The Valley also shed further light on the role of the NZPRT in Bamiyan province. Officially a “peacekeeping” force, it in fact led offensive operations, including the botched Battle of Baghak in 2012, which resulted in the deaths of two New Zealanders and four Afghan Army soldiers.
The NZPRT was an integral part of the US occupation. Part of its work was to forcibly collect biometric data such as eye scans and fingerprints from Afghan civilians and slain combatants. The data was uploaded to the International Security Assistance Force (ISAF) database, which passed the information on to intelligence agencies such as the CIA.
Former National Party defence minister Wayne Mapp defended the intelligence gathering, about which the New Zealand public was never informed. Interviewed for the documentary, Mapp declared that “you don’t send soldiers overseas” only to do reconstruction, even though this is precisely what New Zealanders were told the PRT was doing.
Former Labour Party Prime Minister Helen Clark responded to The Valley by claiming she had “no recollection whatsoever of hearing of the alleged events before and after the firefight involving Willie Apiata and his colleagues.” She continued to insist that Apiata was a “hero” and his decoration was a “proud” moment for the SAS.
In an attempt to appeal to widespread anti-war sentiment ahead of the September 23 election, Clark told Fairfax Media that if Labour had won the 2008 election it was “unlikely” her government would have continued the NZPRT deployment.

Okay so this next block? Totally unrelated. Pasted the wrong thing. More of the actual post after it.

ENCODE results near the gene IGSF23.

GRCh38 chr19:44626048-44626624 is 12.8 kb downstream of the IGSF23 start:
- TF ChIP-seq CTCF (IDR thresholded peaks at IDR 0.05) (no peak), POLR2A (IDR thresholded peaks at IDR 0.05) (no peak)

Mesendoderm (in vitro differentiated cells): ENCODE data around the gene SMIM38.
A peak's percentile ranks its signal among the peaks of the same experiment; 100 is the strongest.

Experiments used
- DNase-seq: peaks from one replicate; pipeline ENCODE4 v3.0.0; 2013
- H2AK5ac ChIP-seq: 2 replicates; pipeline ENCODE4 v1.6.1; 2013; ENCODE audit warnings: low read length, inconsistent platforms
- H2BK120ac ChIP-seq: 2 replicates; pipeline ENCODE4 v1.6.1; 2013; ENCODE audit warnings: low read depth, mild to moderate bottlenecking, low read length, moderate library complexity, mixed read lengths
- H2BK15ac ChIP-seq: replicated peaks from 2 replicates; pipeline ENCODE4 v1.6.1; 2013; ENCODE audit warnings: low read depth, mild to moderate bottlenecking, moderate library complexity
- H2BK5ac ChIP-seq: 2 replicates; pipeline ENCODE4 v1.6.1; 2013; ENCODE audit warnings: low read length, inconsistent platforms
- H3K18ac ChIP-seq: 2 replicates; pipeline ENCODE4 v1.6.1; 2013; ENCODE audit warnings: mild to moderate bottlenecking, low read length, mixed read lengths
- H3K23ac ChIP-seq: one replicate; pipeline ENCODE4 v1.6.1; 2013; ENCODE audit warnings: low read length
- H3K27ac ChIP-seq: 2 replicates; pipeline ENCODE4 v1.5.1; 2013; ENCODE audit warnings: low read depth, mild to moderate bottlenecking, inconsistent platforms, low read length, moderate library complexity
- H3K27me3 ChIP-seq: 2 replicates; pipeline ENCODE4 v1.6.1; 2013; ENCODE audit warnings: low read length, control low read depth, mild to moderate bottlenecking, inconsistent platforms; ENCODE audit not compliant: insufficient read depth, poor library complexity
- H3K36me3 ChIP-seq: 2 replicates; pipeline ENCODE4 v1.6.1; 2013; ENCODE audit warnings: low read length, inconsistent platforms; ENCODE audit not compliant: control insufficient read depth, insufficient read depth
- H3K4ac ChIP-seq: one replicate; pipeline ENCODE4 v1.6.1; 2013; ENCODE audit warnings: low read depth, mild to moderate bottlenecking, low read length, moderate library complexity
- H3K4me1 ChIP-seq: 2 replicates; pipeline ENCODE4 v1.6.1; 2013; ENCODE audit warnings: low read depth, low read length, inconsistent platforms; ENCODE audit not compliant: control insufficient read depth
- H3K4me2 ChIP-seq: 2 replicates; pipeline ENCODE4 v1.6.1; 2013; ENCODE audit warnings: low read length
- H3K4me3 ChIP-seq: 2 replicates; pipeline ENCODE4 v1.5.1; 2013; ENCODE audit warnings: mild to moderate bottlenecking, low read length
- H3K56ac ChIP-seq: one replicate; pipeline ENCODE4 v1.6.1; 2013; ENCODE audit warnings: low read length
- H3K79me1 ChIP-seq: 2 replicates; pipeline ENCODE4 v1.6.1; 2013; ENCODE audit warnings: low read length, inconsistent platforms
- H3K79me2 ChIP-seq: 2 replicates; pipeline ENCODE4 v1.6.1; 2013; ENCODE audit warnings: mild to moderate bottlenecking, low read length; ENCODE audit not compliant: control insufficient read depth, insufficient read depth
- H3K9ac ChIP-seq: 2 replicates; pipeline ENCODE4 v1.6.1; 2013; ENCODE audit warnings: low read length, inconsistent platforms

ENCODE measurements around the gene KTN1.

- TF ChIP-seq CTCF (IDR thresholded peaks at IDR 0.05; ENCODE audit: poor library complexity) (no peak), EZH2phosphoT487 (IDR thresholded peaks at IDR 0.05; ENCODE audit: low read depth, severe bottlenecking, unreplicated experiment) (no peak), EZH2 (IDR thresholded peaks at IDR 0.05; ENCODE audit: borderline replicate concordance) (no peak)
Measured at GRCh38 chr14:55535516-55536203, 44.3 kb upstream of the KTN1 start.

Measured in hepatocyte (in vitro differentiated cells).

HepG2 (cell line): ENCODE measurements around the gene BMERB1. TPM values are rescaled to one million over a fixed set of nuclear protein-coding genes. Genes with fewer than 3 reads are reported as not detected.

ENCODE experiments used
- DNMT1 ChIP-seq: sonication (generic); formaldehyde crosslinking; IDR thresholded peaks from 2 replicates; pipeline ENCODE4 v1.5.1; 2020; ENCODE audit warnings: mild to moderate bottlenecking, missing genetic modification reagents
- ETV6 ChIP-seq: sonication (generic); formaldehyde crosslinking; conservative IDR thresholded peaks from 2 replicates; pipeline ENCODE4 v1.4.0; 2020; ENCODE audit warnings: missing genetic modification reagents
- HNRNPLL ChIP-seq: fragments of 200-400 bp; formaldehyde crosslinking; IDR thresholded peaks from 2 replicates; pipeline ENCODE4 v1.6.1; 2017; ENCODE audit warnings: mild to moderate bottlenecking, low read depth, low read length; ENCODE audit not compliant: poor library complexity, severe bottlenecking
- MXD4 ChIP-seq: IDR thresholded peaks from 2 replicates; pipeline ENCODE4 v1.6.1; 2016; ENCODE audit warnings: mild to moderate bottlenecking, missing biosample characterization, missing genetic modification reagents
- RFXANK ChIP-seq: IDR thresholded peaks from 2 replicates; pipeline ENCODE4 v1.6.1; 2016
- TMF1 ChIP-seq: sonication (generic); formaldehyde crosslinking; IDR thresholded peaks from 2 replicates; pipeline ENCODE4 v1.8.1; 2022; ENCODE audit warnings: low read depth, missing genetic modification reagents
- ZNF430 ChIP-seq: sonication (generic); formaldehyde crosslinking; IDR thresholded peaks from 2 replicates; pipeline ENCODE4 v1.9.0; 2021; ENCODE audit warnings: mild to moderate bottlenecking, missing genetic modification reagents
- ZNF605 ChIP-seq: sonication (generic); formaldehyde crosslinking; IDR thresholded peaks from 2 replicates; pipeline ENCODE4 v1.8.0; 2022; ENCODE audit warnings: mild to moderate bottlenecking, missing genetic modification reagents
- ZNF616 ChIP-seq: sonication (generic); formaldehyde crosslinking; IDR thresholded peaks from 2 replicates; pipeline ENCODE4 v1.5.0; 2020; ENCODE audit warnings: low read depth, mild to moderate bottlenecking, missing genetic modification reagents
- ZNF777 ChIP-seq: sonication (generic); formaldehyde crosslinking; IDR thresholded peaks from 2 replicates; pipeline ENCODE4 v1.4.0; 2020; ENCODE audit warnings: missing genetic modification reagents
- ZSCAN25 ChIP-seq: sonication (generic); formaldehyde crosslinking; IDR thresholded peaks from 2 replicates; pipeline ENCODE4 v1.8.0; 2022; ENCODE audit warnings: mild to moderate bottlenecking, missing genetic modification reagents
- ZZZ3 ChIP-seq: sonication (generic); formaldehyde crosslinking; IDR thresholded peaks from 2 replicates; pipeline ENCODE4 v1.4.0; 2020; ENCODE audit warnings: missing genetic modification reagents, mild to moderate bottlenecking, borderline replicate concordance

This is manifestly false. On September 21, 2009, then-Labour leader Phil Goff told Fairfax media the PRT continued to make an “effective contribution” to Afghanistan.
Current Labour Party leader Jacinda Ardern declared during a televised election debate on August 31 that she supported the National Party government’s decision on August 25 to send three more troops to Afghanistan, following a request by the Trump administration.
Former Green Party MP Keith Locke was interviewed for the Valley and feigned opposition to the war, describing it as “a waste.” The Green Party, however, was a key supporter of the Clark government and backed New Zealand’s involvement in Afghanistan. Following the death of a New Zealand soldier in 2010, Locke told parliament that the Greens were “proud of the good peace-keeping and reconstruction work that our Provincial Reconstruction Team has done in Bamiyan province and we mourn the loss of one of its members.”
The Greens are contesting the election in a formal alliance with the Labour Party. Both parties support the military alliance with the US, including the government’s announcement last year of $20 billion to upgrade the military and strengthen New Zealand’s integration into the US military build-up against China.
Whichever parties win the election on Saturday, the next government will continue to deepen New Zealand’s involvement in US-led wars. Ardern told TVNZ on September 17 that she supports New Zealand’s membership in the Five Eyes intelligence network, in which the NZ intelligence agency, the GCSB, has played a major role in spying on China on behalf of the US. The Labour Party, like the National Party, has not ruled out joining a war against North Korea, which Trump has threatened with nuclear annihilation.
Attend the Socialist Equality Group public meeting on October 1: “After the New Zealand election, the way forward in the fight against war”